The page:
Tanacetum balsamita L.


Perennial herb to 120 cm tall, rhizomatous, hairy. Stems erect, simple or branched. Leaves oblong to elliptic, to 30 cm long, to 5 cm wide, margins toothed, silver-hairy, lower petiolate, upper sessile. Capitula many in corymbs, to 2 cm across; summer to autumn. Ray florets white, sometimes absent. Achenes about 2 mm long. Pappus a toothed crown. [Chrysanthemum balsamita (L.) Baill., Balsamita major Desf., Pyrethrum majus (Desf.) Tzvelev]

Europe, Asia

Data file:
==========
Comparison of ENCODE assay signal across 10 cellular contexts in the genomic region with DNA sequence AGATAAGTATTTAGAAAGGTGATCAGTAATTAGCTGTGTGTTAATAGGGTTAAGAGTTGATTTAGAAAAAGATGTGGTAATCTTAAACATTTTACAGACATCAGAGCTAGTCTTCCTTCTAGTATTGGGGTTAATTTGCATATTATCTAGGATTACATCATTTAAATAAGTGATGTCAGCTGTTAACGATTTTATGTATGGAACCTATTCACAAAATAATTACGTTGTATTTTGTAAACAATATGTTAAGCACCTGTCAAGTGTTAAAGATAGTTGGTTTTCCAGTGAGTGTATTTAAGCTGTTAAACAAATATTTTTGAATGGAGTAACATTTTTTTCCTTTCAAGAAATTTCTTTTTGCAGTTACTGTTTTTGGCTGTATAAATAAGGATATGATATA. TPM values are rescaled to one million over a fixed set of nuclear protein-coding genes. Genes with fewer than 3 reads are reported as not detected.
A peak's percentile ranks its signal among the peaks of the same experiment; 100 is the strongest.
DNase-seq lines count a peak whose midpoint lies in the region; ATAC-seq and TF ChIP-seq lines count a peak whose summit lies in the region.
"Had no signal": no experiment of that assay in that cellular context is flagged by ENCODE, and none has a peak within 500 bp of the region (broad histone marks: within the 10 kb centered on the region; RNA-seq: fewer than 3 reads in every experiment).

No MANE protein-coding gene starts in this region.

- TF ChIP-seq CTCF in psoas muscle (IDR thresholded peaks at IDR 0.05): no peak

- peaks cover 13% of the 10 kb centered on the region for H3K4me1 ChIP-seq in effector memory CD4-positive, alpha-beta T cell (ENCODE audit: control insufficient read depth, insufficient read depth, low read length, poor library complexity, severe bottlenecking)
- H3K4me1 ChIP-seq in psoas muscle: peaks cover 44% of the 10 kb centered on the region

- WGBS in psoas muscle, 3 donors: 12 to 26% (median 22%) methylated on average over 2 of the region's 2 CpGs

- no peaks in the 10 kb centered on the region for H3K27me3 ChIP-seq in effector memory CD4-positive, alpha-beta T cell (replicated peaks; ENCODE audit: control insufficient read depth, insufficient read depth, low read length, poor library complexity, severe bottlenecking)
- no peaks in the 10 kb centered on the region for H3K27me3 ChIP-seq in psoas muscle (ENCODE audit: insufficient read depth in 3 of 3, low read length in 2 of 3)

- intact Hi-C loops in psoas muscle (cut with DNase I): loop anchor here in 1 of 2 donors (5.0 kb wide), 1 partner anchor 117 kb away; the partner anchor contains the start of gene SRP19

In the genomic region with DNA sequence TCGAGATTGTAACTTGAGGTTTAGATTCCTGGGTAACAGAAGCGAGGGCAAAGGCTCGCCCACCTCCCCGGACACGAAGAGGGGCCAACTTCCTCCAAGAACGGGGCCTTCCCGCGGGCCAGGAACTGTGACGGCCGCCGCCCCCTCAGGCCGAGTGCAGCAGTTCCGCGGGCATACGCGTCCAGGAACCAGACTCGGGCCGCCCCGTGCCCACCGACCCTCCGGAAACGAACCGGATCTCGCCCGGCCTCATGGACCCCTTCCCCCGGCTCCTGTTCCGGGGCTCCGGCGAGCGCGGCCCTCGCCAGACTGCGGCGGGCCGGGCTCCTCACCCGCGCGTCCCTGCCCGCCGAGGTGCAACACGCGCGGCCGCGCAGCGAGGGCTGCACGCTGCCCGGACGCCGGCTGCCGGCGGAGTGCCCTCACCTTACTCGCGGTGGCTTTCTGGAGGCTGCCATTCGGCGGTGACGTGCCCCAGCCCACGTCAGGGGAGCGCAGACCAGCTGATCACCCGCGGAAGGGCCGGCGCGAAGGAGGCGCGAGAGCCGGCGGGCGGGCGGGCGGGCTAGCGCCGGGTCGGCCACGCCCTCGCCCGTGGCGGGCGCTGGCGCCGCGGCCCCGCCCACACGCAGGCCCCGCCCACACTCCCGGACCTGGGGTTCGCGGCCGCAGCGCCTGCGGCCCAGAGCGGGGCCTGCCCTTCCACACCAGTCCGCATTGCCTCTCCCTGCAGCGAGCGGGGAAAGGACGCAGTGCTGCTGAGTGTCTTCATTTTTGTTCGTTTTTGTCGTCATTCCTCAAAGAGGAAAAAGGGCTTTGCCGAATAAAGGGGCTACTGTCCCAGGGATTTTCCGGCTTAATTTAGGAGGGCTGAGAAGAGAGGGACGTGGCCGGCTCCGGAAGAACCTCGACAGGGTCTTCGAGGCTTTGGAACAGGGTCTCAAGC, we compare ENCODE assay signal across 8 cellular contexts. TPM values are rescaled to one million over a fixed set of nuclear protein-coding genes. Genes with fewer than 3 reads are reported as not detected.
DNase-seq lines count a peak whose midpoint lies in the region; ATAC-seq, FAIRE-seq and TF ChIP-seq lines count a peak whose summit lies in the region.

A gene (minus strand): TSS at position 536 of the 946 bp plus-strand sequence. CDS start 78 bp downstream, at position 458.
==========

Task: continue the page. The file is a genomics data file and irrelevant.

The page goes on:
The two subspecies are available, in Victoria at least, under different common names as they smell completely different when crushed, subsp. balsamitoides having a pronounced camphor smell.

subsp. balsamita, Costmary, has capitula without ray florets, often more than 30.

subsp. balsamitoides (Sch. Bip.) Grierson, Camphor Plant, has capitula with ray florets, usually less than 30.

Source: Lawson, L.; Spencer, R. (2002). Dahlia. In: Spencer, R.. Horticultural Flora of South-eastern Australia. Volume 4. Flowering plants. Dicotyledons. Part 3. The identification of garden and cultivated plants. University of New South Wales Press.

Hero image
kingdom Plantae
phylum   Tracheophyta
class    Magnoliopsida
superorder     Asteranae
order      Asterales
family       Asteraceae
genus        Tanacetum L.